Aesthetic, Architecture and Art: Meet the Trio Blazing the African Trail

As we continue to strive, to own and change our narratives with rapidly falling poverty, increasing investment, and one of the youngest populations; our rich culture is taking the world stage by storm from Afrobeats, movies, fashion and architecture. We (Africans) have always known and understood our greatness, the only difference is that now the rest of the world is taking notice in a positive light. Our past still haunts us, its affect clearly still visible in various forms but we refuse to continue to let it define us, define our progress and our future. This progress and what I like to call rebellion is very much visible in our architecture.

African architecture at its finest reflects the multifaceted dynamics of the continent. It is a mixture of our natural resources, vegetation and most importantly, our climate. All across the continent the skyline is breathtaking, and in the city of Nairobi it is inviting. Home of Cave, a small architecture firm that is blazing the trail in capturing our history to build the future. Cave is unique, they study and use all the things we previously were told was primitive to design and build structures that will be around for generations.

Kabage, Stella and Balmoi are the owners of Cave. All three studied Architecture in the western world from the U.S., U.K. and Australia, and worked for some of the biggest firms in the world. After years of acquiring the necessary knowledge and experience they decided to bring it all back home where their ideas, concepts, approach and designs have a big impact on the way forward.

We asked them to share their story.

1. What inspired you all to leave established corporations and life’s abroad to start your own Architecture firm?

This happened within a span of ten years where Kabage left an established architectural office in London, Balmoi, left a freelance architectural & construction carrier in America, and Stella chose not to stay in Australia for the sake of staying in a place where she could not pursue her passion in architectural practice. We were simply drawn to return home to a place referred to as the cradle of mankind, where architecture and in fact humanity began.

2. To the outside world doing business in Africa is frightening, how would you describe the Kenyan small business environment? Are government resources including grants, subsidies, tax breaks etc. readily available?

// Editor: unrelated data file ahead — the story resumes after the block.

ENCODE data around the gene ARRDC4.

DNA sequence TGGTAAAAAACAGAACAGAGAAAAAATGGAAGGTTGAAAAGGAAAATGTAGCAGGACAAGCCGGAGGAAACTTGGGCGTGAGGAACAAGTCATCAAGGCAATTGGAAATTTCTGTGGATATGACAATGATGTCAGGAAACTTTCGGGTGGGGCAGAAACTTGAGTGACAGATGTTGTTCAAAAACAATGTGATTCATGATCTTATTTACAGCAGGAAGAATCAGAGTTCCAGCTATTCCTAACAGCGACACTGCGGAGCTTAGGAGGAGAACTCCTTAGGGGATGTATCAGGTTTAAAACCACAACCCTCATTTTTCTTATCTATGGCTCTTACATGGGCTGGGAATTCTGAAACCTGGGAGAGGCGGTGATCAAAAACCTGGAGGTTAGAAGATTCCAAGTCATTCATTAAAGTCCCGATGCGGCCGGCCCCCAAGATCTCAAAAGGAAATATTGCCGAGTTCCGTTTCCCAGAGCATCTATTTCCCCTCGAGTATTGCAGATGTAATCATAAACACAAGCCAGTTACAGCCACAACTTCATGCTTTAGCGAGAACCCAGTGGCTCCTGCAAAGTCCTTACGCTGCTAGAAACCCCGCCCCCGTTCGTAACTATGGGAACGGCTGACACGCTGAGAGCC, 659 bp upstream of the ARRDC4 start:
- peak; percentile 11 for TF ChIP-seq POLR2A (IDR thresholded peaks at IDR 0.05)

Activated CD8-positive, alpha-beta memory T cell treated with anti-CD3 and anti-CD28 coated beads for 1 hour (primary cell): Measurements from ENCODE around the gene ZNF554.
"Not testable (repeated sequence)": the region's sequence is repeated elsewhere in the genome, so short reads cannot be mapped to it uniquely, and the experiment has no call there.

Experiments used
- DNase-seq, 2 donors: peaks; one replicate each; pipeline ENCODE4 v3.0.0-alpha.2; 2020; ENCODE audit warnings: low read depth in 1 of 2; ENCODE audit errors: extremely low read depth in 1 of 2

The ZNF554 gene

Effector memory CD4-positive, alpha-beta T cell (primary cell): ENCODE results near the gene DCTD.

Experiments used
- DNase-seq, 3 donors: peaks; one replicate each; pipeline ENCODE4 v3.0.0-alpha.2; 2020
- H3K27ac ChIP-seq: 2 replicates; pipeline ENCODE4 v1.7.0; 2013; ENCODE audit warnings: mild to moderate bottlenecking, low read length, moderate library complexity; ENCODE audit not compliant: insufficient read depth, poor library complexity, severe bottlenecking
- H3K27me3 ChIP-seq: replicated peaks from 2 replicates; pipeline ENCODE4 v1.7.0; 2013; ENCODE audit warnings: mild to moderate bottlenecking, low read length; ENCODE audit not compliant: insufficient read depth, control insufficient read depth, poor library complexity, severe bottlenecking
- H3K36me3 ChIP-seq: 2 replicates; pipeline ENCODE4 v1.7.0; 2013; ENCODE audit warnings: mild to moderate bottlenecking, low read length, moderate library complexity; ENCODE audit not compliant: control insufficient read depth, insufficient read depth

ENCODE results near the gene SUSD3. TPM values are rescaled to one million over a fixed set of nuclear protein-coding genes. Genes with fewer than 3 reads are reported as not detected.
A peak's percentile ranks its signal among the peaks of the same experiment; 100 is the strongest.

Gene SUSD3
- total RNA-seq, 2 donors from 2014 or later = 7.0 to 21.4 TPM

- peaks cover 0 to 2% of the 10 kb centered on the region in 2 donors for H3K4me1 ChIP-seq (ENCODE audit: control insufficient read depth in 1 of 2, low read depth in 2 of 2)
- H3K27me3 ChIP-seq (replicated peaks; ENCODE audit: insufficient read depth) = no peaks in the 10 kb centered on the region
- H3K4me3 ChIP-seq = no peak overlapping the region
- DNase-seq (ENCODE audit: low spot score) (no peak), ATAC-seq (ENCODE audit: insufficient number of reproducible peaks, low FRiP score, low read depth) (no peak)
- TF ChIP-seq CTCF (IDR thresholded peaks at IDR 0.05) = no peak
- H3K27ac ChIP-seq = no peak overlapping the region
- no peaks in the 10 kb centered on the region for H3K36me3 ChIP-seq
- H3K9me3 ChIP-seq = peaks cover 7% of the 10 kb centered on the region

It was surprisingly simple to setup a business in Kenya. However, running a small business in this environment can be challenging especially when you choose to run it in a formal and not informal way. We have found that grants, subsidies and tax breaks are still elusive incentives.

Cave Office

3. Not having to clock-in and report to a manager must be nice, how was your transitioning process?

The transition was a swift process as we were relentlessly driven to setup our site and we often worked between 12 to 15 hours a day from home to get the company moving.

4. What is the most challenging aspect of running your own business?

Finding brave clients that are keen to let us explore a new architecture for their projects that they might not have seen on google images.

5. What are top 3 business development strategies that someone starting their own Architecture firm should utilize to achieve your level of success?

We honestly do not see ourselves as having achieved success, however on the road towards this vague designation, three strategies come to mind. 1. Know your strengths and work to build on them using good systems, 2. Minimize your expenses, you cannot achieve everything at once, and 3. Be serious about your financial and legal obligations regarding tax compliance, auditing, contracts etc. Remember, you cannot be your accountant, lawyer, and auditor those are serious professions that you should budget for in your capital expenditure, as you begin.

Expedition to the Suswa Caves Rift Valley

6. Launching your own practice demands a lot of effort, energy, and an extremely porous personal life, what affect has it had on your family, if any?

We honestly found it very difficult to balance the two at first, but it took us short time to realize that it was not worth sacrificing a family event to meet a potential client, who would likely not come through and bring us a project.

7. How would you like to see your business evolve in the next five years?

We actually want to stay small, with no more that 10 architects who are happy and apply our philosophy without the need to work beyond 8 hours a day. We also want our practice to evolve into a place known for researching, testing and developing ideas for a new Pan African landscape.

8. Best moment of your journey so far?

When we traveled to Mt Suswa to shot our Cave manifesto film and of course the building of our studio.

The OSOW Fast Three!

What is your favorite AfroBeat song?        

If you could have lunch with any person, who would it be and why?

  • Kabage: my son Issa, because if you asked him that question he would probably say me or his mum.
  • Balmoi: my two great grandfathers for obvious reasons.
  • Stella: my dad because I cannot have lunch with him.

What’s your overarching vision for Africa?

  • Kabage: I imagine a place where the majority have been elevated spiritually, mentally and physically to access good: food, faith, education, housing, public space, among life’s many other fruits.
  • Balmoi: We need to reeducate the inhabitants and indigenous people to realise the origins of all humanity stem from a vision we once held in unity, the seed stems from us on the continent.
  • Stella: A place where we offer solutions to our problems as opposed to the world offering us solutions to our problems.

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